As a benchmark, the resource intensities of the two most important materials of the built environment—concrete and steel—which would be needed to build the physical storage infrastructure are taken as an estimate for the additional emissions generated by GCS. As these materials carry embodied emissions, their usage by GCS would be the source of additional global warming. To reach a target surcharge cs, certain investments in materials have to be undertaken. As an upper estimate, we assume that the world market cost of concrete and steel would be the basis of the expenditures necessary to raise the effective carbon price. As cost values, we assume:

  • Steel: cs = 500 €/t

  • Concrete: cco = 43.5 €/t

From the ecoinvent database [28], we take global warming potentials (including pre-chain emissions) per ton of material GWPx, with the following values:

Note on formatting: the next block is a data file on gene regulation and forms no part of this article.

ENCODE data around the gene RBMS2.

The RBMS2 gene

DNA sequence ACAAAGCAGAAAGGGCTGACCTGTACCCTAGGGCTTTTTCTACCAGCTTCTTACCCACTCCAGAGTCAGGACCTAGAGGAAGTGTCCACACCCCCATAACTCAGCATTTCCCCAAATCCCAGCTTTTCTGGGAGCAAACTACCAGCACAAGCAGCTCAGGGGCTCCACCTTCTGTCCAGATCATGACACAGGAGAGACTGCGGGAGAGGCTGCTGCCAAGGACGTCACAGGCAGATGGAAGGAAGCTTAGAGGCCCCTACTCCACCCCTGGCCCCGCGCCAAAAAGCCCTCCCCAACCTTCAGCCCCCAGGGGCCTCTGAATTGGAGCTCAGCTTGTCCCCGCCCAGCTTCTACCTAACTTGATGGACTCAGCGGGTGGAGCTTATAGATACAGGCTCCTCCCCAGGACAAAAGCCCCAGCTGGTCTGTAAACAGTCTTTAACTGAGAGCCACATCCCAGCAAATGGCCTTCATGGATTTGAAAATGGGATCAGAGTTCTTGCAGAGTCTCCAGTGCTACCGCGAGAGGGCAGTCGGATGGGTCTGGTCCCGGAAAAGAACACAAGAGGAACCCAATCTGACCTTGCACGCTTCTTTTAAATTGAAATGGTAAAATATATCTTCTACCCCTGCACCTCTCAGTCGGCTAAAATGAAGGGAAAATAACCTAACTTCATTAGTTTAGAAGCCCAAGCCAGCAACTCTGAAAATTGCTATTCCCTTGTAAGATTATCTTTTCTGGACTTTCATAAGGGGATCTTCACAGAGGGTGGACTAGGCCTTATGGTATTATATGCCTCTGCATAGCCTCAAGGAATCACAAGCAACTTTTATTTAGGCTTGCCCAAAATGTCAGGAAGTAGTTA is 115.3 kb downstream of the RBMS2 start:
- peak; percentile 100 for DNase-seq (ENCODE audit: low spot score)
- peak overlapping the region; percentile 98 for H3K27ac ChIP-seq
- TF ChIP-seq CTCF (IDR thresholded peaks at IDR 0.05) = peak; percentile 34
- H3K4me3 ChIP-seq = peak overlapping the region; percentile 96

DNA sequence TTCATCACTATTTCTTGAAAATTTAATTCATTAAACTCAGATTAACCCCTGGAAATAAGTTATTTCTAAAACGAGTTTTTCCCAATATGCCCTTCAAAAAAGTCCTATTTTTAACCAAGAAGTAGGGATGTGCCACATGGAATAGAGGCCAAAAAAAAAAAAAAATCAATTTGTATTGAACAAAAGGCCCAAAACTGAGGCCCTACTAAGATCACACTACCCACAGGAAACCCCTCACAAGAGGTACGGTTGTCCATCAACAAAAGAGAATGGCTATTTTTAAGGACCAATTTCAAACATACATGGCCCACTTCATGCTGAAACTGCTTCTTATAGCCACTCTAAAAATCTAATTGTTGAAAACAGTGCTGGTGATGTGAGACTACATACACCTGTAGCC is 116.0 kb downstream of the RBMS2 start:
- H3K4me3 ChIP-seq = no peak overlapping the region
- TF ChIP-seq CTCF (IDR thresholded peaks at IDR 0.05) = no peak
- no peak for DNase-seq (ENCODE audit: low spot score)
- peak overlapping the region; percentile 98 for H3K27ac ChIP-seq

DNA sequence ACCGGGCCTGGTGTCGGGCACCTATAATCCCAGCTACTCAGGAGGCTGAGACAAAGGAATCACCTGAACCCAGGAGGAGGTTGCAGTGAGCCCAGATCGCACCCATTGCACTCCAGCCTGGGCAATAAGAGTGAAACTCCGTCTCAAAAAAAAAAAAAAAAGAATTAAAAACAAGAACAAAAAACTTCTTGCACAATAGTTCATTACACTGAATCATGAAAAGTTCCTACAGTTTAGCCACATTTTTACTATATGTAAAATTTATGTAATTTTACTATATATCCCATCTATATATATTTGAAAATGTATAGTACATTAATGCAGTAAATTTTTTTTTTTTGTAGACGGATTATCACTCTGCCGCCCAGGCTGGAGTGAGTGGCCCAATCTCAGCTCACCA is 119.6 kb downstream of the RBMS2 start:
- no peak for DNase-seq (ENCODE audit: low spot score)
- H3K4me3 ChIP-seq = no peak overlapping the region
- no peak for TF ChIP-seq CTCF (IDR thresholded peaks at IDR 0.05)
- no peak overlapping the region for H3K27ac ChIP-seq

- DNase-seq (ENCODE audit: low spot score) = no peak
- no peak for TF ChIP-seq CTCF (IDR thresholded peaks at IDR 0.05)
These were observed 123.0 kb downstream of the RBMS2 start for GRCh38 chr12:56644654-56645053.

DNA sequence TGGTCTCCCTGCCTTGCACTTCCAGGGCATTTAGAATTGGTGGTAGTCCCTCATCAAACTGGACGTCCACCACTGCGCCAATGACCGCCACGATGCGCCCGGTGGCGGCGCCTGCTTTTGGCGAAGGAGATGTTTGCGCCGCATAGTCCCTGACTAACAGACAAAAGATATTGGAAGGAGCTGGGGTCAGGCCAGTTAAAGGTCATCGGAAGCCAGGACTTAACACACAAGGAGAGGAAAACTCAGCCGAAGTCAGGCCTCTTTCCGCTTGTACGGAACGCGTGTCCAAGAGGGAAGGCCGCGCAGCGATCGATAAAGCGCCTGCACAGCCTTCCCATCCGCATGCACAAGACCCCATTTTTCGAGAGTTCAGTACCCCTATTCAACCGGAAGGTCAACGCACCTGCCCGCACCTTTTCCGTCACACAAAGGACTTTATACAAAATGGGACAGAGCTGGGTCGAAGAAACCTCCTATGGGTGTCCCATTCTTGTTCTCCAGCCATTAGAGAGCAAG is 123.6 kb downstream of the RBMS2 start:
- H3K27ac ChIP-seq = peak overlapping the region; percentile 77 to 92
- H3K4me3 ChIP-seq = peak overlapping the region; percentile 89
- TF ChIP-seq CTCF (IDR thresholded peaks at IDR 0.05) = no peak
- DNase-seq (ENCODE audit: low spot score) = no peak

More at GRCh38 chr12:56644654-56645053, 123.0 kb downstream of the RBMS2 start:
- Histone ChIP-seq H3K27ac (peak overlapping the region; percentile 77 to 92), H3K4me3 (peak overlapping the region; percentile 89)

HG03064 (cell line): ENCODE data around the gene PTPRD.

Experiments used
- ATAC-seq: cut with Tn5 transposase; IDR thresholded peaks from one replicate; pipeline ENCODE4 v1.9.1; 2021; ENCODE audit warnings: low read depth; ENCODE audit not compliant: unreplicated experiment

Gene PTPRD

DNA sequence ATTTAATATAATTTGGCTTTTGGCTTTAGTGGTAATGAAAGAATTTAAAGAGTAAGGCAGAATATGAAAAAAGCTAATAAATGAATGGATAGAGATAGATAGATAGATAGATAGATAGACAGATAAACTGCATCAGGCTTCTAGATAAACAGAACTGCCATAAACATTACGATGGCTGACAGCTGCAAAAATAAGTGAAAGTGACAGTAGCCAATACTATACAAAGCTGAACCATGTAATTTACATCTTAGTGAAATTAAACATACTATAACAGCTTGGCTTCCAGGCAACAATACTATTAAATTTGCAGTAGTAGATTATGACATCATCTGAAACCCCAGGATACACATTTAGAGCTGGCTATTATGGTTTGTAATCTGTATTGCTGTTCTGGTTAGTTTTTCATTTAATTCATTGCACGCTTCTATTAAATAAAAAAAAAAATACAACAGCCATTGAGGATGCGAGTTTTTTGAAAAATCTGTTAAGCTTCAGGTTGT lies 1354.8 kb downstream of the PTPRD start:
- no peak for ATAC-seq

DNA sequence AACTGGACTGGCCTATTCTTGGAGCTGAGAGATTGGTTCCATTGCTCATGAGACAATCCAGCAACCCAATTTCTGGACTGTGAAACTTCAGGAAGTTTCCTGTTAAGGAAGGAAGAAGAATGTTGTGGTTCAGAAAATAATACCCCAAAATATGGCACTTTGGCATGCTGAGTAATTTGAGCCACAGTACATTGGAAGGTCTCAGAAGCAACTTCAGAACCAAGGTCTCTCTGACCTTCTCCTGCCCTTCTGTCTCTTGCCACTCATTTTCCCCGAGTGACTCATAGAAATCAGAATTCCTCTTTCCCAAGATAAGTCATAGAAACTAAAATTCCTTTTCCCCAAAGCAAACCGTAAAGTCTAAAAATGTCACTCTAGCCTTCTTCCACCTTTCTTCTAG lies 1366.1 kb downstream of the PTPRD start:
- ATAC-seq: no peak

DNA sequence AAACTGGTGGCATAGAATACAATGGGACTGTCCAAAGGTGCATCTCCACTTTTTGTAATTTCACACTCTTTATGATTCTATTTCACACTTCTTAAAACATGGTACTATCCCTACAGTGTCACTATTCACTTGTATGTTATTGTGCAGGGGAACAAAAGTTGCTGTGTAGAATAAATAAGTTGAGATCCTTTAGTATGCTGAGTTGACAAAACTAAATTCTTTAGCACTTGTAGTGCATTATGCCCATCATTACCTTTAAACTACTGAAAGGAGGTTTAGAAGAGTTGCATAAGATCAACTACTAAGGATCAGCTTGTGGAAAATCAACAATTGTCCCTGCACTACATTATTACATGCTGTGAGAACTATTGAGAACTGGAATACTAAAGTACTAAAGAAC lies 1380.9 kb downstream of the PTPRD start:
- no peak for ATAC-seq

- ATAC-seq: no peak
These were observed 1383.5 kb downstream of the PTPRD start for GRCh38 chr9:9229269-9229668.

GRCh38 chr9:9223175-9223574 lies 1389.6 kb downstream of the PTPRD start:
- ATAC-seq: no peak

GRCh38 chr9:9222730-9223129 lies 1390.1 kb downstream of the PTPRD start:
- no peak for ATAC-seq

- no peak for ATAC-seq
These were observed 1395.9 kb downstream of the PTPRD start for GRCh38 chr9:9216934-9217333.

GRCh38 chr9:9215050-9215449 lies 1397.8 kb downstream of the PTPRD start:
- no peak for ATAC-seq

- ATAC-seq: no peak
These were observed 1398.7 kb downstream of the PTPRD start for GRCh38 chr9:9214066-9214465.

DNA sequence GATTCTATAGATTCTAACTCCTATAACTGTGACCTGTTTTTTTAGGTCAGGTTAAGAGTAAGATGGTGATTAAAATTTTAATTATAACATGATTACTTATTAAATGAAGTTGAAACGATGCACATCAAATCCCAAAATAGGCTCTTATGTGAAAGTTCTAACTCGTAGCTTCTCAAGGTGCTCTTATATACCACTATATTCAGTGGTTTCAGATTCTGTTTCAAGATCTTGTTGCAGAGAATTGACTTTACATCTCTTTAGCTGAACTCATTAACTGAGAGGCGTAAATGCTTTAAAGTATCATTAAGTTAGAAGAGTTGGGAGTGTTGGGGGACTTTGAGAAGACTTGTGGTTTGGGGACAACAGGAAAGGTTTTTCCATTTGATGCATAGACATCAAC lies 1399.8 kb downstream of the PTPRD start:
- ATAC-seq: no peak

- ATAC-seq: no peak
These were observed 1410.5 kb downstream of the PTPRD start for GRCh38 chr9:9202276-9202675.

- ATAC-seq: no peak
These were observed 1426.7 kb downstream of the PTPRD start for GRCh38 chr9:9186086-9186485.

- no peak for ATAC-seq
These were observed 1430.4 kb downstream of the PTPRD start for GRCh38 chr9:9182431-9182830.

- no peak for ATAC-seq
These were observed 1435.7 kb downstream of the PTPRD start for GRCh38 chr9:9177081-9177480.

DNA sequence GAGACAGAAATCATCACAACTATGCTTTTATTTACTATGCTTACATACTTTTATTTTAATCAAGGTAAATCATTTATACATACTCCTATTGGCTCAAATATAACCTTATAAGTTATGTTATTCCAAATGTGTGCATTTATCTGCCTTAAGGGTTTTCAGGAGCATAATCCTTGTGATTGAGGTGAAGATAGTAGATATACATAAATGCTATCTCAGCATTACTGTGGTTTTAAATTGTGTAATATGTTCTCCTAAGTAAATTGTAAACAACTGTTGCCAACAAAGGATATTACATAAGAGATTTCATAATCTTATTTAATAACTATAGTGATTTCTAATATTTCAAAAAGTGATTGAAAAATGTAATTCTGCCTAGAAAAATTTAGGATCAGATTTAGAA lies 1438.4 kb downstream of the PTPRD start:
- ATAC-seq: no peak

• Steel: GWPs = 2.172 tCO2eq/t

  • Concrete: GWPco = 0.099 tCO2eq/t

The additional emissions e can thus simply be derived from the targeted surcharge, the specific expenditure per ton of material x and the specific impact as:

$$ {e}_x=\frac{\mathrm{cs}}{c_x}{\mathrm{GWP}}_x $$

In addition, the following specifications were assumed for the estimation of material requirements and land use of standard goods wagons according to [23]: Oil and gas: 95 m3 volume, ~ 16 m length, 17.6 t dead weight. Solid materials: 82 m3 volume, ~ 16 m length, 18.3 t dead weight.